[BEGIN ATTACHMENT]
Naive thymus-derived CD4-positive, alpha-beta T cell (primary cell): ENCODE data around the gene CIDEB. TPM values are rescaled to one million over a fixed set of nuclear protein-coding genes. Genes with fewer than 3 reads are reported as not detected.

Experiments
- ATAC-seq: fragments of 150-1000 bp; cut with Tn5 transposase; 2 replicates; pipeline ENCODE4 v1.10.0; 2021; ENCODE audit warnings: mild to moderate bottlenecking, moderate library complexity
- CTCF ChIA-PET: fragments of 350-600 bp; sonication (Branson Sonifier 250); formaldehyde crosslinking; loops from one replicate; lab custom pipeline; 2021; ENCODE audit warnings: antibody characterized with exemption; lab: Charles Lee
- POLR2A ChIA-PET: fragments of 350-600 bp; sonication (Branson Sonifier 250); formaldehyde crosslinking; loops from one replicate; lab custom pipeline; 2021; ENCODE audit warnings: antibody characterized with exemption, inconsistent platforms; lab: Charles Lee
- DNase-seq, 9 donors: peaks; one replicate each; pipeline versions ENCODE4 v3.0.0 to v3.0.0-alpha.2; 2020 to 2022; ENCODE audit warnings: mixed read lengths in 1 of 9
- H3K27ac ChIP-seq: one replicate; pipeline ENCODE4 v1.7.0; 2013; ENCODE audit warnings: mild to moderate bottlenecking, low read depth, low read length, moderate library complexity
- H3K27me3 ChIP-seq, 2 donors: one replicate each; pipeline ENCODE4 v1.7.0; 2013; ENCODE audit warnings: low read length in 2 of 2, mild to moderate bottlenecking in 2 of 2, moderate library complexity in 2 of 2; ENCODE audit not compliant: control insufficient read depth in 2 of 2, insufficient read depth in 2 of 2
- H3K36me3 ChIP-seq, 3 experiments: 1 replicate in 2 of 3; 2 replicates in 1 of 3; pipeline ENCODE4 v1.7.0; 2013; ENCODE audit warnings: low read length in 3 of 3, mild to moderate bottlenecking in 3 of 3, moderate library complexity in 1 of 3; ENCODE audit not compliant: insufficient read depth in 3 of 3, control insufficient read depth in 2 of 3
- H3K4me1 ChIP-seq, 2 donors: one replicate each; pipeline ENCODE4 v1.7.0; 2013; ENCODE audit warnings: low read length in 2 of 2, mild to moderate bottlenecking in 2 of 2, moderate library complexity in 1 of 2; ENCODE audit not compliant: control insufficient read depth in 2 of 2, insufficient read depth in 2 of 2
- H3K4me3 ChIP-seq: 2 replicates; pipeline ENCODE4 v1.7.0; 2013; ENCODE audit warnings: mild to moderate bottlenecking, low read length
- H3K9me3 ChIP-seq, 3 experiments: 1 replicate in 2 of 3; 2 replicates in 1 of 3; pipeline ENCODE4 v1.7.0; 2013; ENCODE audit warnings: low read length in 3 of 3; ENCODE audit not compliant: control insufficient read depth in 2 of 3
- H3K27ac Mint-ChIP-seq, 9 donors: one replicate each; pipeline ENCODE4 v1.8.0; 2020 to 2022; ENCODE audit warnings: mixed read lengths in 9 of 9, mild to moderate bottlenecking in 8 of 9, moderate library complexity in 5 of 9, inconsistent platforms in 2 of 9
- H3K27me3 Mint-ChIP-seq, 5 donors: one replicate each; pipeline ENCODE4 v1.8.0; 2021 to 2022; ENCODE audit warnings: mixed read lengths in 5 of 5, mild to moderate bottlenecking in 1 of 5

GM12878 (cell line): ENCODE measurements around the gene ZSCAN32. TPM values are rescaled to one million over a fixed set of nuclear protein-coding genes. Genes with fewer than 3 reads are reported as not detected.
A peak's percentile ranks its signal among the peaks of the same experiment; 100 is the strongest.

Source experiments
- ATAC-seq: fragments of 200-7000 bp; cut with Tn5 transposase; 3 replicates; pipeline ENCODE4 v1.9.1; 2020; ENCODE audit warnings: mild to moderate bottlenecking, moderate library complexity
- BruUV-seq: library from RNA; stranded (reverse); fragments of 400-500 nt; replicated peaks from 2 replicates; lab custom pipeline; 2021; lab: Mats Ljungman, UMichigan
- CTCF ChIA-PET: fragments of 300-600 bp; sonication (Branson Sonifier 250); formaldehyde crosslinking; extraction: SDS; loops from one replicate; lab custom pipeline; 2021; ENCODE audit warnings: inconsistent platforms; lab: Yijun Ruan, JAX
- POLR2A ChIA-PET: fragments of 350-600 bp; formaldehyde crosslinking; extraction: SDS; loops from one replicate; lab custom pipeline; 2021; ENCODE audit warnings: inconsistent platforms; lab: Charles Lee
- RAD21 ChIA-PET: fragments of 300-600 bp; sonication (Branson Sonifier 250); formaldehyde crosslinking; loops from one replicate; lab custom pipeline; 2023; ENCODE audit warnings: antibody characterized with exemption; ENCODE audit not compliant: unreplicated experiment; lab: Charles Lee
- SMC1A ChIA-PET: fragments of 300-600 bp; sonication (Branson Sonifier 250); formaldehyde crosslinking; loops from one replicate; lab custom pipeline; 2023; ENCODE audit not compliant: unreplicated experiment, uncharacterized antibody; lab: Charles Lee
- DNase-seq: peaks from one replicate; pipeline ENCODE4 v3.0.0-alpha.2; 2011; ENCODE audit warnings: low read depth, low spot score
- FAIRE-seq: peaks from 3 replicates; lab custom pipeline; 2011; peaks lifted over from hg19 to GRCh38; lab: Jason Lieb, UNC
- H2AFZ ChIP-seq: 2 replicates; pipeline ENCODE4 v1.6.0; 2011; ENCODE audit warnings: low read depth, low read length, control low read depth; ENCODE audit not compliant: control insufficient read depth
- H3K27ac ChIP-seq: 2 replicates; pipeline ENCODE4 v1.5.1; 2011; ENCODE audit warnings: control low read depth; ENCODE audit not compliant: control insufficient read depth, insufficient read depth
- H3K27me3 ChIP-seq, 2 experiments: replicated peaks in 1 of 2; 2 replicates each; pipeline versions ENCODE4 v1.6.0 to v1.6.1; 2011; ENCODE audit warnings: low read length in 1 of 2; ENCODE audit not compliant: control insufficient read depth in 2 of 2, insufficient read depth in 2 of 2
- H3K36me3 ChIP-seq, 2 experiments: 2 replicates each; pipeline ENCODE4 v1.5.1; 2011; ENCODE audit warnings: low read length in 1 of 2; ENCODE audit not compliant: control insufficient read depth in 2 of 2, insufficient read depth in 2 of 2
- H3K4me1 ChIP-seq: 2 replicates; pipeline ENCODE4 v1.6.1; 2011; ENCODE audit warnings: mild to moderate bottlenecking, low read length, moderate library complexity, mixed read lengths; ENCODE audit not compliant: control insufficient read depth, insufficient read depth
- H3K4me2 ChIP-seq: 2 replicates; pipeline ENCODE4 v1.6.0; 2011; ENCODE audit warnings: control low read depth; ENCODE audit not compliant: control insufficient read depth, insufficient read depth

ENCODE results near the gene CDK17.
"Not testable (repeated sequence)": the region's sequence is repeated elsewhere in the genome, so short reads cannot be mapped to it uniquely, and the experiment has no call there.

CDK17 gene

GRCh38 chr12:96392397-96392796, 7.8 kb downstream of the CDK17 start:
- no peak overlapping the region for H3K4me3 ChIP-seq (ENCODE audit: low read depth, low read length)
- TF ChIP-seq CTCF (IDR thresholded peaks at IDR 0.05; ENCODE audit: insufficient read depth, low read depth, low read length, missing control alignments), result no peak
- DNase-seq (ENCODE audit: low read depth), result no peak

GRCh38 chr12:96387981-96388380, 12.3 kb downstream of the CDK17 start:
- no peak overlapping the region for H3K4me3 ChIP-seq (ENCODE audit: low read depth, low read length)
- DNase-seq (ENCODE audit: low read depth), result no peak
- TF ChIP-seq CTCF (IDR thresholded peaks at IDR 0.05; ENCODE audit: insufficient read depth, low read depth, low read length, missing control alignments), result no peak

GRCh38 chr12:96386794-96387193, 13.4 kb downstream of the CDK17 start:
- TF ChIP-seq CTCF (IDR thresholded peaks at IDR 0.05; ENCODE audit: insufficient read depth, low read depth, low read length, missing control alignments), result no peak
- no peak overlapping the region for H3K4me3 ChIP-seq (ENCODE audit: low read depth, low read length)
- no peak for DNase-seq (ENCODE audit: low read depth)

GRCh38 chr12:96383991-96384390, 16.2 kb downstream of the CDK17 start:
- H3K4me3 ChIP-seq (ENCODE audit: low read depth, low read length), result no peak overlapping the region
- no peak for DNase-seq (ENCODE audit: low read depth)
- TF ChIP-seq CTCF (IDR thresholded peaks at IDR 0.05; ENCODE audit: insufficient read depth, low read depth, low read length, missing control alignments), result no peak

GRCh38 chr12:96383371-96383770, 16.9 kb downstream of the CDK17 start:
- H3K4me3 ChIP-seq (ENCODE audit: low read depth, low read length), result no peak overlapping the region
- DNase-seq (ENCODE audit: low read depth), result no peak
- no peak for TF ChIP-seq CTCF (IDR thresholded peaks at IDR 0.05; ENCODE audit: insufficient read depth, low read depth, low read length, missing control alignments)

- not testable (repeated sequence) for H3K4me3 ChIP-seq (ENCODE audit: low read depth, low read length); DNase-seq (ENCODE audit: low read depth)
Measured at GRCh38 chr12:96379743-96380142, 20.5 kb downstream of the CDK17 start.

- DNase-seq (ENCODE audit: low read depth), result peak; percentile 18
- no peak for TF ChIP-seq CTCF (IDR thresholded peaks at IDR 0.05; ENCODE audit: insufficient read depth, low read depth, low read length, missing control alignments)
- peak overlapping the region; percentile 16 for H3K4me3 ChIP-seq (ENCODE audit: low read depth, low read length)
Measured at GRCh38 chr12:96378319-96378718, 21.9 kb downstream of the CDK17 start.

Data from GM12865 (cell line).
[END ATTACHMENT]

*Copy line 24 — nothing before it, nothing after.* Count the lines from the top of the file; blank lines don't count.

- DNase-seq: peaks from one replicate; pipeline ENCODE4 v3.0.0-alpha.2; 2011; ENCODE audit warnings: low read depth, low spot score